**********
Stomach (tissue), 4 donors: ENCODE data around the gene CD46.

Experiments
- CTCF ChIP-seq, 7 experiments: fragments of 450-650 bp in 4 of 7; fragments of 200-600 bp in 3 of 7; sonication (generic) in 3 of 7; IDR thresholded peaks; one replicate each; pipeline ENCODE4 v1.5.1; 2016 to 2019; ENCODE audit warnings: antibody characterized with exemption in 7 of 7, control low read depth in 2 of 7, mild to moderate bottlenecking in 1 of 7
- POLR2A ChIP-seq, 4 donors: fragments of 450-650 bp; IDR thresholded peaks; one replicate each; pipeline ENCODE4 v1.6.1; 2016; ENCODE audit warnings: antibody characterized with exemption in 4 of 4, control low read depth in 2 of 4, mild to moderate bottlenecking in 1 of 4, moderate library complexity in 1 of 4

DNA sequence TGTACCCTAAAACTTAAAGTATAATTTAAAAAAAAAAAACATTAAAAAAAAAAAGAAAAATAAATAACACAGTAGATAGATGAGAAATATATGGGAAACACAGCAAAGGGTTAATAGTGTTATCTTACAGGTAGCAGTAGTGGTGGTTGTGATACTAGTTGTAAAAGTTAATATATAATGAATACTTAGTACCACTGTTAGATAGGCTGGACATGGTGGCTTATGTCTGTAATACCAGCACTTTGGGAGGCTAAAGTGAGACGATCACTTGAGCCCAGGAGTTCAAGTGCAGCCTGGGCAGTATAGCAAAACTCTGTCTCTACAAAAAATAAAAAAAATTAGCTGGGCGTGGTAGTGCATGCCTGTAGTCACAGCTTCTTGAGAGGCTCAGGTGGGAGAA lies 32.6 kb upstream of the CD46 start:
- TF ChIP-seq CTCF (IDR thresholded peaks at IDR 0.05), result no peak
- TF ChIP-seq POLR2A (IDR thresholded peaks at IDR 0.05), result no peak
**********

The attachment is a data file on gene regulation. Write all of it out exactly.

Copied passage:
Stomach (tissue), 4 donors: ENCODE data around the gene CD46.

Experiments
- CTCF ChIP-seq, 7 experiments: fragments of 450-650 bp in 4 of 7; fragments of 200-600 bp in 3 of 7; sonication (generic) in 3 of 7; IDR thresholded peaks; one replicate each; pipeline ENCODE4 v1.5.1; 2016 to 2019; ENCODE audit warnings: antibody characterized with exemption in 7 of 7, control low read depth in 2 of 7, mild to moderate bottlenecking in 1 of 7
- POLR2A ChIP-seq, 4 donors: fragments of 450-650 bp; IDR thresholded peaks; one replicate each; pipeline ENCODE4 v1.6.1; 2016; ENCODE audit warnings: antibody characterized with exemption in 4 of 4, control low read depth in 2 of 4, mild to moderate bottlenecking in 1 of 4, moderate library complexity in 1 of 4

DNA sequence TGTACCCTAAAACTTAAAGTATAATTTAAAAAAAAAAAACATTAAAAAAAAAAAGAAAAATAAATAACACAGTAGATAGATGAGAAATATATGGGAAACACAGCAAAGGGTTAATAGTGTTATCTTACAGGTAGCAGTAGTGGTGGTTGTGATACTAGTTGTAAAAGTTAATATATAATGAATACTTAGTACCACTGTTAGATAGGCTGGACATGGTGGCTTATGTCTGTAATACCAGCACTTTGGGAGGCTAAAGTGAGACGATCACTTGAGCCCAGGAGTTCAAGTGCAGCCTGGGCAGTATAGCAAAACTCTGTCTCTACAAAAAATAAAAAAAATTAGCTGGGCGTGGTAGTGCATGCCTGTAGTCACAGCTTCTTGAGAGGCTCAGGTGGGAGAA lies 32.6 kb upstream of the CD46 start:
- TF ChIP-seq CTCF (IDR thresholded peaks at IDR 0.05), result no peak
- TF ChIP-seq POLR2A (IDR thresholded peaks at IDR 0.05), result no peak